HT: Tony Reinke
Each year we make New Year’s resolutions for things we want to change, but we also have New Year’s hopes for things we can’t change, but wish we could. We long to receive certain desires of our heart that seem elusively out of reach. And maybe, just maybe, we will see those hopes fulfilled this year.
When I was single, I hoped for a husband. Maybe this year, he will come. I imagined myself married by the following New Year, or at least engaged. Maybe the New Year was holding my future husband in the wings. God eventually gave me an amazing husband, but new hopes still sprang up with each New Year’s Day. When we lived in a teeny apartment, I wanted to move to a bigger place. When I experienced secondary infertility, I wanted to have another child. Maybe this year.
I’m sure you have hopes for this year. They are probably whatever you are thinking about right now.
But in her book, Keep A Quiet Heart, Elisabeth Elliot encourages us to focus on the most important of New Year’s hopes:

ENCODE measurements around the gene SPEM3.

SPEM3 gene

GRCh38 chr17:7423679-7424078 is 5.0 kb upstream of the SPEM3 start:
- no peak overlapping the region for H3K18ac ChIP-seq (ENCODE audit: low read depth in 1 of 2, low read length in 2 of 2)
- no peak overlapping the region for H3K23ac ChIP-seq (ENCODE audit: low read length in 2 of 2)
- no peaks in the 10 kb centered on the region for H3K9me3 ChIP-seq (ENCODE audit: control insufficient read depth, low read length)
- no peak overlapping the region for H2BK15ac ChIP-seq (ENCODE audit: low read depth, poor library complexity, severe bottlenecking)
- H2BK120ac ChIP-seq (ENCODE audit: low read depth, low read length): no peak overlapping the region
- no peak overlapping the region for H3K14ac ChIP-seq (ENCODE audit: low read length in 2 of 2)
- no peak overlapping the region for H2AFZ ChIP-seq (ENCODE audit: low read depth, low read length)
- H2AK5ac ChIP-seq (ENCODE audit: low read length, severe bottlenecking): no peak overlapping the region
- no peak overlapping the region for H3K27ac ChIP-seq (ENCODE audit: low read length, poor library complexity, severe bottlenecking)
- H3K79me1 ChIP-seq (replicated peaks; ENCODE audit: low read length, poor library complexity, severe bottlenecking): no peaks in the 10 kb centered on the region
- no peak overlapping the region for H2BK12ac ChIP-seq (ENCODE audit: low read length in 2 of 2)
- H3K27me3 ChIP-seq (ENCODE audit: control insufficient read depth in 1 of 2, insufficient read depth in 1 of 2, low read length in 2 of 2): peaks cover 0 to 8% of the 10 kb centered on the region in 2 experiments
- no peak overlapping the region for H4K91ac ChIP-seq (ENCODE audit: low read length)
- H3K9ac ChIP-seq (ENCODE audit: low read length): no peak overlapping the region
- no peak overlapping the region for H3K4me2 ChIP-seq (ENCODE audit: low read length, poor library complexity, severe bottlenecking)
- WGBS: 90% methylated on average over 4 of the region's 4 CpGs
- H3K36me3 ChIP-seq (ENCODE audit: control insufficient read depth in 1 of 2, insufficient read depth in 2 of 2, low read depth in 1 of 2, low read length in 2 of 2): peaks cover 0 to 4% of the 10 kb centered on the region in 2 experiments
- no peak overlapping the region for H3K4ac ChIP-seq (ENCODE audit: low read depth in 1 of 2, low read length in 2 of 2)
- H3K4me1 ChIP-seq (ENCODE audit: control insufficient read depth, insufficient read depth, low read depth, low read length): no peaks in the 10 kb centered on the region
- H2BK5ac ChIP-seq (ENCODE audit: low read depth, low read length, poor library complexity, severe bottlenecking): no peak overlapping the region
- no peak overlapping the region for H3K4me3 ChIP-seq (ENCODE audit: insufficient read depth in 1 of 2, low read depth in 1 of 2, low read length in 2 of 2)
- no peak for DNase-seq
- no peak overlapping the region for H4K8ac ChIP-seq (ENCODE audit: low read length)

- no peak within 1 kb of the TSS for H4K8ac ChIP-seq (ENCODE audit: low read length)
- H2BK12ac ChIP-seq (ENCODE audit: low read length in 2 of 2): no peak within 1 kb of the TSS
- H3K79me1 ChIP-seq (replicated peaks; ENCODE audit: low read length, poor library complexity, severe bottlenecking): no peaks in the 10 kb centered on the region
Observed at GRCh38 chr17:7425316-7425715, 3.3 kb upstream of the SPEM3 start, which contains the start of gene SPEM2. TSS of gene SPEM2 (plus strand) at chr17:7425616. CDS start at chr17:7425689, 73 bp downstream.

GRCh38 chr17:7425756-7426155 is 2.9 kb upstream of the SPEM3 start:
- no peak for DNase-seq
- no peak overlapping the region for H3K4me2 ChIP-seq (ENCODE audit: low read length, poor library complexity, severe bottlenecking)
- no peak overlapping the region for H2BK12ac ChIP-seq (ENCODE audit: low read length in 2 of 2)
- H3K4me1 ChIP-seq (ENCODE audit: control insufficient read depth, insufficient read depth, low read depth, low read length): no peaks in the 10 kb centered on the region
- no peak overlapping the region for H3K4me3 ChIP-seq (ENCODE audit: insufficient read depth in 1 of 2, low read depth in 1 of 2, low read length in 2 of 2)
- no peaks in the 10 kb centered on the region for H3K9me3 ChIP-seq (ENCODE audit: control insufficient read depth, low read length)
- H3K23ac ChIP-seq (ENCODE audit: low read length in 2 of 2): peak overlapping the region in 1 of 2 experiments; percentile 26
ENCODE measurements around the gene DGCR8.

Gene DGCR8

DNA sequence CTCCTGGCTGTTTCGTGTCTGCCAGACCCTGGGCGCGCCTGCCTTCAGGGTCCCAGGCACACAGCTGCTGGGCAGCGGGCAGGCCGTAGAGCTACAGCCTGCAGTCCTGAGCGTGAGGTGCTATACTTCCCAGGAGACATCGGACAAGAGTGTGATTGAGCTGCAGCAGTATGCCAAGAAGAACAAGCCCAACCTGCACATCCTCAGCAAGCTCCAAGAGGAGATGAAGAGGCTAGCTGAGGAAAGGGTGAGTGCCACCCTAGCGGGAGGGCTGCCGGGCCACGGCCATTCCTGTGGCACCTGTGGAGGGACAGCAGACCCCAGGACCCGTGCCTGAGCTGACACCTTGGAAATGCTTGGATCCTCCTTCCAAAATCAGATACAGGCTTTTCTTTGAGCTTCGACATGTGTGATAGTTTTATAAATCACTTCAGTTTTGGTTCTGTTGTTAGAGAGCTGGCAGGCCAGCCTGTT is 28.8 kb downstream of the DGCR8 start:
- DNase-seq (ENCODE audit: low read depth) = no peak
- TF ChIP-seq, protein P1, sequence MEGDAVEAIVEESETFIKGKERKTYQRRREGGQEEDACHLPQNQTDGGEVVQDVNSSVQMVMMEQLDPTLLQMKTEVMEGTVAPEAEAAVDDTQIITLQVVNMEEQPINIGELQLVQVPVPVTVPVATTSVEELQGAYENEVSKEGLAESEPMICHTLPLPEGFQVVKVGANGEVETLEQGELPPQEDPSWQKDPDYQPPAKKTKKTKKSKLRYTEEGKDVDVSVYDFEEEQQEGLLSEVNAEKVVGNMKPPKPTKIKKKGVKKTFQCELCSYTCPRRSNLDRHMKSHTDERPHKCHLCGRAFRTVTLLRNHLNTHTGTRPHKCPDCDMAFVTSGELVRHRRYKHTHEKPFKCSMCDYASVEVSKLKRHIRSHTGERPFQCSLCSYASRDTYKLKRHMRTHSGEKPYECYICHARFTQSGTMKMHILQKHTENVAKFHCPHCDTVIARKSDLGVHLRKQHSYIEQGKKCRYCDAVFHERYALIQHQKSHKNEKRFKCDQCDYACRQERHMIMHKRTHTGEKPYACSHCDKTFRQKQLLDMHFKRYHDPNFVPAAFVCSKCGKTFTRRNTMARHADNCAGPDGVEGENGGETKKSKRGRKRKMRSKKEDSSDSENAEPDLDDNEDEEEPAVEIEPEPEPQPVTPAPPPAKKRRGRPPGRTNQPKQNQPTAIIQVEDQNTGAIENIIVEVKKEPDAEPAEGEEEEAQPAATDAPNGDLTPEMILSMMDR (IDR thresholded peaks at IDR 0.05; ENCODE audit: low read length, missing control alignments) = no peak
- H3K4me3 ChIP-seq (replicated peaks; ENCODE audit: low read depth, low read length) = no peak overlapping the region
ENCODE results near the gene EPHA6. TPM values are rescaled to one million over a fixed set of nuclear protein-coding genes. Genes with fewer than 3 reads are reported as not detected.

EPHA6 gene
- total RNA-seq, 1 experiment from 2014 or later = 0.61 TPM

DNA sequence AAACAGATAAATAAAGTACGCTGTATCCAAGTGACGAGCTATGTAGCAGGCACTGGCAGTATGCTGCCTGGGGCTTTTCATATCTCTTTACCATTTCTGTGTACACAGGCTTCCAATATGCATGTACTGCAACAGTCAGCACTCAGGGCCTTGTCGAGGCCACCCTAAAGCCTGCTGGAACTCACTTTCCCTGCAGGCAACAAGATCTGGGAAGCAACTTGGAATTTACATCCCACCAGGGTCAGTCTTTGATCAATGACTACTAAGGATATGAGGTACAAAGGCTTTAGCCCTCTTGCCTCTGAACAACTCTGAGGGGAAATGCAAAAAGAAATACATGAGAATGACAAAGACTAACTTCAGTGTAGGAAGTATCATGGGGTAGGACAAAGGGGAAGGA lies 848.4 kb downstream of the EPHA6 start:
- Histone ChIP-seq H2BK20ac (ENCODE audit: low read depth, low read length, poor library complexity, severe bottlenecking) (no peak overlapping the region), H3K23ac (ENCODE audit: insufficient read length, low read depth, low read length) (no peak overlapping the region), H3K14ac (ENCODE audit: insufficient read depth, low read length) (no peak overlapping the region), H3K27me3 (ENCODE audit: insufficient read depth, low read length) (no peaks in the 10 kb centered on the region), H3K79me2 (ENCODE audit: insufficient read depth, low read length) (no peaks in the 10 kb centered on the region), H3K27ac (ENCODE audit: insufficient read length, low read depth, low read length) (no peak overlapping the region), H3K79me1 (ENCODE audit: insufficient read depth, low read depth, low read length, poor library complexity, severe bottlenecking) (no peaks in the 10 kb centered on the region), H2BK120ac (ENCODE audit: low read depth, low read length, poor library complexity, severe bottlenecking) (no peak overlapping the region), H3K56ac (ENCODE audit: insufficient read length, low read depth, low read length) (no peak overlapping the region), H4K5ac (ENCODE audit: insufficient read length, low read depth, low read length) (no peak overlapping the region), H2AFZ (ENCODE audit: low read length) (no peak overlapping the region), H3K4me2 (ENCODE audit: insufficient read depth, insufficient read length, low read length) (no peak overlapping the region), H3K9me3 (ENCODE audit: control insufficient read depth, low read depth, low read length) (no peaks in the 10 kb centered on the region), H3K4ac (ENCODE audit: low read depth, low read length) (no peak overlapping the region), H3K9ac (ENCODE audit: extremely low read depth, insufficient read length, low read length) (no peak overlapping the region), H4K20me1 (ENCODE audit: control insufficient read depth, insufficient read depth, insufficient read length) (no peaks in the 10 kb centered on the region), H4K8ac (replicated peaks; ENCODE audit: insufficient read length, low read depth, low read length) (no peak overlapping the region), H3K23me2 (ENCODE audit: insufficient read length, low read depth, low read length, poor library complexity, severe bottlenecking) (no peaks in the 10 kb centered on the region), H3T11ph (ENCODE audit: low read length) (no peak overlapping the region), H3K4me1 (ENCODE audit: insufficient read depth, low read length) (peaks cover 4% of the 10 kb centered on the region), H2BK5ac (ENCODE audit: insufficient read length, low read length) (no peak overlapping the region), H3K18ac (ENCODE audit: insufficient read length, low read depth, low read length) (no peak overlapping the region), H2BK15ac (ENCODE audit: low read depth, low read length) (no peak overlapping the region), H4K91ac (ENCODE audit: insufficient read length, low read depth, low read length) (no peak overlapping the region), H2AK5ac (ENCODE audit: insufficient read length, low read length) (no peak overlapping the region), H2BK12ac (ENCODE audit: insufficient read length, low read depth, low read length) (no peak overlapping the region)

“Will the young woman find a mate? Will the couple have a child? Maybe this year will be the year of desire fulfilled. Perhaps, on the other hand, it will be the year of desire radically transformed, the year of finding, as we have perhaps not yet truly found, Christ to be the All-Sufficient One, Christ the ‘deep sweet well of Love’” (page 49, emphasis mine).
This year, let us ask God to dissolve all our hopes (however good they may be!) into a single hope: to know Christ and to be found in Him. May this be a year of desire radically transformed, a deeper, truer, knowing of Christ as our All-Sufficient One.
“But whatever gain I had, I counted as loss for the sake of Christ. Indeed, I count everything as loss because of the surpassing worth of knowing Christ Jesus my Lord” (Philippians 3:7-8a).
A few January’s ago we asked the question: Is it possible to make a New Year’s resolution and truly keep it?
The answer is Yes! And we did a little three part series to explain how.
Keeping Right Resolutions
Keeping One Resolution
Help Keeping Resolutions